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Iowa Football 2016 Opponent Preview: Miami RedHawks

Time to take a look at the Hawkeyes’ week one opponent; football is officially back!

NCAA Football: Northern Illinois at Miami (Ohio) Aaron Doster-USA TODAY Sports

Another year, another cupcake opponent to start off the season. Iowa football is officially back, baby!

When you bring up Iowa’s football schedule, it’s common to focus on the big games or games you feel will present the Hawkeyes with a challenge. Games like home against Michigan or Wisconsin, or maybe even on the road in a hostile environment against Penn State. However, my guess is that the week one matchup against Miami University isn’t exactly a game that’s putting you on the edge of your seat with anticipation, other than the fact that it’s the first contest of the season.

With that said, I’ve found that the more I know about your favorite team’s opponent, the more my own personal viewing experience has been enhanced, so I decided that in this article, we’d go over a few interesting dynamics to pay attention to in this Week One clash with the MAC.

Struggles at the Quarterback Position

Last season, the RedHawks’ offense wasn’t exactly efficient, productive, or, to be honest, impressive and a big reason for that was the poor play at quarterback.

Throughout the season, the RedHawks struggled to find an answer at quarterback, as they started off the year with senior Drew Kummer before transitioning over to true freshman Billy Bahl for the final seven games. Even when the coaching staff officially announced Bahl as the starter it felt noncommittal.

With Kummer graduated, Bahl has been given the keys, but don’t surprised to see backup Gus Ragland come in when they want to show some option or quarterback run looks. Last season, Bahl struggled mightily early on as he completed just 37 percent of his passes with only 1 touchdown to 9 interceptions through the first five games. With that said, there were more than a few instances where receivers couldn’t haul it in. As the season progressed, however, Bahl did show improvement, as he would go on to complete 47 percent of his passes with 7 touchdowns to 4 interceptions through the final seven games. Although those numbers aren’t exactly the most encouraging, it did show that he was, at the very least, improving, which is you want to see from a true freshman.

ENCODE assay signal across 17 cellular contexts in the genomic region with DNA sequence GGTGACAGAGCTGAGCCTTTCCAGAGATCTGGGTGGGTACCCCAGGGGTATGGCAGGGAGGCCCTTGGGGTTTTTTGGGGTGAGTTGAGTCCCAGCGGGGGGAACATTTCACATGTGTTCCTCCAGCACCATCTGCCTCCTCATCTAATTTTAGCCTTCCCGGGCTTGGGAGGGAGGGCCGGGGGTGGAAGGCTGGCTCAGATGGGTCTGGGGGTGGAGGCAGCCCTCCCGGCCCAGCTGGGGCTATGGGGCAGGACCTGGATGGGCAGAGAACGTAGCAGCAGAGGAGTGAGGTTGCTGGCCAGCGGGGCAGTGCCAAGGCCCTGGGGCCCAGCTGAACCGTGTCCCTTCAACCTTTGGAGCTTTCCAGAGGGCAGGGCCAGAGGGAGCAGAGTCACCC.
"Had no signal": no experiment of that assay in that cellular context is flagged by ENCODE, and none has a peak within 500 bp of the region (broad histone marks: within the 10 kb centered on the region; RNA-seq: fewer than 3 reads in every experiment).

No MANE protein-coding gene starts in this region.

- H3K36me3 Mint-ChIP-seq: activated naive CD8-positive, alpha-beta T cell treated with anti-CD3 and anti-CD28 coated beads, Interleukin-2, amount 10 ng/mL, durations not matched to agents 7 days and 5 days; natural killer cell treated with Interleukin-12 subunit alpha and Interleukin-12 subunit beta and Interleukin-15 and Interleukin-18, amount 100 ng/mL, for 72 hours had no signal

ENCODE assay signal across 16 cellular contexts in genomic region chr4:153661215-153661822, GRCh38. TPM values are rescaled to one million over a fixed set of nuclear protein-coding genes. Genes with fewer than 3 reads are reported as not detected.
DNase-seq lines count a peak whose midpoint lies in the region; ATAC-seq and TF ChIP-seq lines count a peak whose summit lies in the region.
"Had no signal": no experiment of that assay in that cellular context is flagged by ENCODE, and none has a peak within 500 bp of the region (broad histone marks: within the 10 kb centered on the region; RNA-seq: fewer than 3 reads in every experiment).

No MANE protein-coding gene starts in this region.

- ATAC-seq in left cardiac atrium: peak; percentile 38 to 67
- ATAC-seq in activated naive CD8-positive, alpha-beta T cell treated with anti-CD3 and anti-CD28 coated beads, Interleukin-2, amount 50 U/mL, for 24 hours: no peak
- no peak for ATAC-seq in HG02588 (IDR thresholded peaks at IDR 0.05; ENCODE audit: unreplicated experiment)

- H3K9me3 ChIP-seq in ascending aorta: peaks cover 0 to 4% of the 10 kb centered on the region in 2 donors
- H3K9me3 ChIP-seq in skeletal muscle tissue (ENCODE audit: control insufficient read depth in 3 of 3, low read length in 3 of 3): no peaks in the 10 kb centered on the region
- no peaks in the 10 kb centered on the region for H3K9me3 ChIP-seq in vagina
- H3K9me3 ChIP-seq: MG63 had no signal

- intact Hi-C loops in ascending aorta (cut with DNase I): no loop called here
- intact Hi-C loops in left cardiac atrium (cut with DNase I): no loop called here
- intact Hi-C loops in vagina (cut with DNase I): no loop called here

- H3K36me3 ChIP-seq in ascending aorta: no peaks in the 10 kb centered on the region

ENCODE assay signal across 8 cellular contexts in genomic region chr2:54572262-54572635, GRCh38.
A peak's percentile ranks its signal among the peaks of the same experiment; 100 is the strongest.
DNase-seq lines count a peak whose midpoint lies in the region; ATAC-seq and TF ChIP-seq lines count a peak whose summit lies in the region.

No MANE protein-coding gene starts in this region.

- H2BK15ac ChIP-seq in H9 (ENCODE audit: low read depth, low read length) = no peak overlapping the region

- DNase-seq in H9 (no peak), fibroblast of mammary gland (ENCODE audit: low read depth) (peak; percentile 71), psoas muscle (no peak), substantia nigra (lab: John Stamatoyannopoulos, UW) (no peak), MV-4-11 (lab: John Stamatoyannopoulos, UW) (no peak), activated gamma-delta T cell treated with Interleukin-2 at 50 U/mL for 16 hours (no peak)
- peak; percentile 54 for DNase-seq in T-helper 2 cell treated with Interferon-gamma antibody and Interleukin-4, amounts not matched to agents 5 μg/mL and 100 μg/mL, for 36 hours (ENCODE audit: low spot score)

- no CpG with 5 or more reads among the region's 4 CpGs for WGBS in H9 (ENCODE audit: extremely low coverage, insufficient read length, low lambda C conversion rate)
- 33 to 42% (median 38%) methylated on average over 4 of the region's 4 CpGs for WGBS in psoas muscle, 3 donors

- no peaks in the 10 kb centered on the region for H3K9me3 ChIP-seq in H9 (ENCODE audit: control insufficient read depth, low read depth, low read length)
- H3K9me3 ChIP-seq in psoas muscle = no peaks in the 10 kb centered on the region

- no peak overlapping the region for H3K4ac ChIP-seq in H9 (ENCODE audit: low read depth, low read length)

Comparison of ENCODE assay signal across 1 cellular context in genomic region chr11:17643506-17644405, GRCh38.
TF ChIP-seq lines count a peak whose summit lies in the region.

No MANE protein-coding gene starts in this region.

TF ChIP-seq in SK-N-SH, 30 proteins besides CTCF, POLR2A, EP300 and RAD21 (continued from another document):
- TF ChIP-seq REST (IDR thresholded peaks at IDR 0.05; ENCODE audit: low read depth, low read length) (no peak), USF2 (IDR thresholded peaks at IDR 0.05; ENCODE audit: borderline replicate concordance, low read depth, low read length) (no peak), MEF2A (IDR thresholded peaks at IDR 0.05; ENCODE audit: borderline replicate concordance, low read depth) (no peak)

When you turn on Bahl’s tape from last season, too often you see him crumbling in the face of pressure; he loses his posture, drops the ball to his side, messes up his footwork and makes a lot of poor decisions. This is a rather common concern amongst young, inexperienced college quarterbacks; however, what is concerning is that Bahl didn’t show a whole lot of strides in this area as the season progressed. Unless Bahl has been able to make some drastic improvements this offseason, which is a possibility, I’d expect the Hawkeyes’ secondary to go buck wild with pass breakups and interceptions. I’m looking at you, Desmond King.

With all that being said, there are some positives to Bahl’s game. For example, although Bahl isn’t the most efficient runner out there, he is functionally mobile, meaning he’s able to get out of the pocket and extend plays with his legs. In addition, Bahl does put a fair amount of velocity behind his passes when it comes to short or intermediate routes. When you combine that with the fact that RedHawks like to run a lot of timing patterns and screens, it’ll definitely test the Hawkeyes’ linebackers’ and cornerbacks’ ability to disengage and get through blocks as well as close on the ball while it’s in the air because of how quickly the ball is able to get on the receivers.